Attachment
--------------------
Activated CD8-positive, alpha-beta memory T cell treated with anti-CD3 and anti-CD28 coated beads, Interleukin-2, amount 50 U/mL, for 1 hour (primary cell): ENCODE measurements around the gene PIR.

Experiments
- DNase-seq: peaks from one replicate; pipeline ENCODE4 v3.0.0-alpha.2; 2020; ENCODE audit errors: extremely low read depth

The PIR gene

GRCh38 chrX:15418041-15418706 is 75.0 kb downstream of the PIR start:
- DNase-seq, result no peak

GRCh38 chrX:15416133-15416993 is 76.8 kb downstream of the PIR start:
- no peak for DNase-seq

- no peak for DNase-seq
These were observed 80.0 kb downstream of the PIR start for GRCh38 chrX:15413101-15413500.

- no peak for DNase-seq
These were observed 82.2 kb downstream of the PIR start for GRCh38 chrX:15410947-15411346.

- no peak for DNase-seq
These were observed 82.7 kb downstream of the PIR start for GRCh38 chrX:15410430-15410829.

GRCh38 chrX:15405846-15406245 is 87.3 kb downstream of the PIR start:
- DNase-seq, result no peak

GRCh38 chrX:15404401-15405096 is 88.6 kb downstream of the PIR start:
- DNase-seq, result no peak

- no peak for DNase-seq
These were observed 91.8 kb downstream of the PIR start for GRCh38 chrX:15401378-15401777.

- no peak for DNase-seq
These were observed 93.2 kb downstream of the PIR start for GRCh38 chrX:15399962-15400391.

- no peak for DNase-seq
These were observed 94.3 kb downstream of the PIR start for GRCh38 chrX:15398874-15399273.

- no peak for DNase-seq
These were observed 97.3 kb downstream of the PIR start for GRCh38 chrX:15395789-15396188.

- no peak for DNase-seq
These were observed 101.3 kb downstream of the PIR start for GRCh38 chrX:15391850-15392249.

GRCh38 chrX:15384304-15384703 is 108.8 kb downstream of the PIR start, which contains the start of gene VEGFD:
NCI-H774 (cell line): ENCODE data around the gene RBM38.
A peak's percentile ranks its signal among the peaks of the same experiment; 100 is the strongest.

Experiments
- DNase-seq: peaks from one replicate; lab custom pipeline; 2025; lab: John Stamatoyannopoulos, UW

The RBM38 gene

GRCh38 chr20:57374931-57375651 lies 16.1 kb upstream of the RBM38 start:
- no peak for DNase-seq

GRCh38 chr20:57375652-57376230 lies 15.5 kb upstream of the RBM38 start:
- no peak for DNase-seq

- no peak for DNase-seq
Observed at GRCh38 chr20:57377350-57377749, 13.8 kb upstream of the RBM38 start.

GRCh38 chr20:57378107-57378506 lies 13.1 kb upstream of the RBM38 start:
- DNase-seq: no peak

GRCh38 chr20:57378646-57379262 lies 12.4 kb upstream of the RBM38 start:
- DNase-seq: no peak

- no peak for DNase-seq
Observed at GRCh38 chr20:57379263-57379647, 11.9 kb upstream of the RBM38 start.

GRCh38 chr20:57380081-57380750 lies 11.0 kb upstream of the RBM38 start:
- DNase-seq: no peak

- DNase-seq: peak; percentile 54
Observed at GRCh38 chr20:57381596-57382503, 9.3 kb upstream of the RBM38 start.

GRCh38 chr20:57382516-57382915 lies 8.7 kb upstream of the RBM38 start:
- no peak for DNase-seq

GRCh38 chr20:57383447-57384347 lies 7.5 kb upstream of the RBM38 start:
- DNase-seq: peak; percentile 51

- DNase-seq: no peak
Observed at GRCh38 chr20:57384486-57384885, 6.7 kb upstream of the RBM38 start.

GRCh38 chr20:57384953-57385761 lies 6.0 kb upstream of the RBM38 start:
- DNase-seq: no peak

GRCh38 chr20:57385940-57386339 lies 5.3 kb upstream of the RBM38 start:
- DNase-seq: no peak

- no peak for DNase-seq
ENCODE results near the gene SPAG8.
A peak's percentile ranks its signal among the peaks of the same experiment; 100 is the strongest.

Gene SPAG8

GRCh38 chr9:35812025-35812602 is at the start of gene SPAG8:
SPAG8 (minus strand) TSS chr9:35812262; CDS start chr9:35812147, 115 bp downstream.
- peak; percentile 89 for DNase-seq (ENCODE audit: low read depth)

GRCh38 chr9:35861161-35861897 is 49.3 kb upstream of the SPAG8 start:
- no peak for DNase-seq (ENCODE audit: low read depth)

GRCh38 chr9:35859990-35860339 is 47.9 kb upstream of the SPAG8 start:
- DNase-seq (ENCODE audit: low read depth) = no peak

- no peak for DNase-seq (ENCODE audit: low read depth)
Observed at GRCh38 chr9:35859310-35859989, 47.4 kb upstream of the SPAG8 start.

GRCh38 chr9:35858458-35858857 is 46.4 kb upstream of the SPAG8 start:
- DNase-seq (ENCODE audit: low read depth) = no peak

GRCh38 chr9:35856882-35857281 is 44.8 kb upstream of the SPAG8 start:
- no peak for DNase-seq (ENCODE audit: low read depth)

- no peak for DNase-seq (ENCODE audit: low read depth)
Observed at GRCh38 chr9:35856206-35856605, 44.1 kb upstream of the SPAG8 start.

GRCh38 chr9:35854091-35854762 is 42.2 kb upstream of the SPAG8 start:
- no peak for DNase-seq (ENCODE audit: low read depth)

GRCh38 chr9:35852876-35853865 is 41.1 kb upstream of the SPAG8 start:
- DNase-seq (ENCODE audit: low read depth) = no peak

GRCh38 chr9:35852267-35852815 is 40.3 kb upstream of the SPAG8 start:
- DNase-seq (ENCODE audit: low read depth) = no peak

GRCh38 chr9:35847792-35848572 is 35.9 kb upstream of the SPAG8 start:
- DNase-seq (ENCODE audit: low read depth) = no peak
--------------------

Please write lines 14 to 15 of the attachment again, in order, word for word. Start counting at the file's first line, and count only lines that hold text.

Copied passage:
These were observed 82.7 kb downstream of the PIR start for GRCh38 chrX:15410430-15410829.

GRCh38 chrX:15405846-15406245 is 87.3 kb downstream of the PIR start: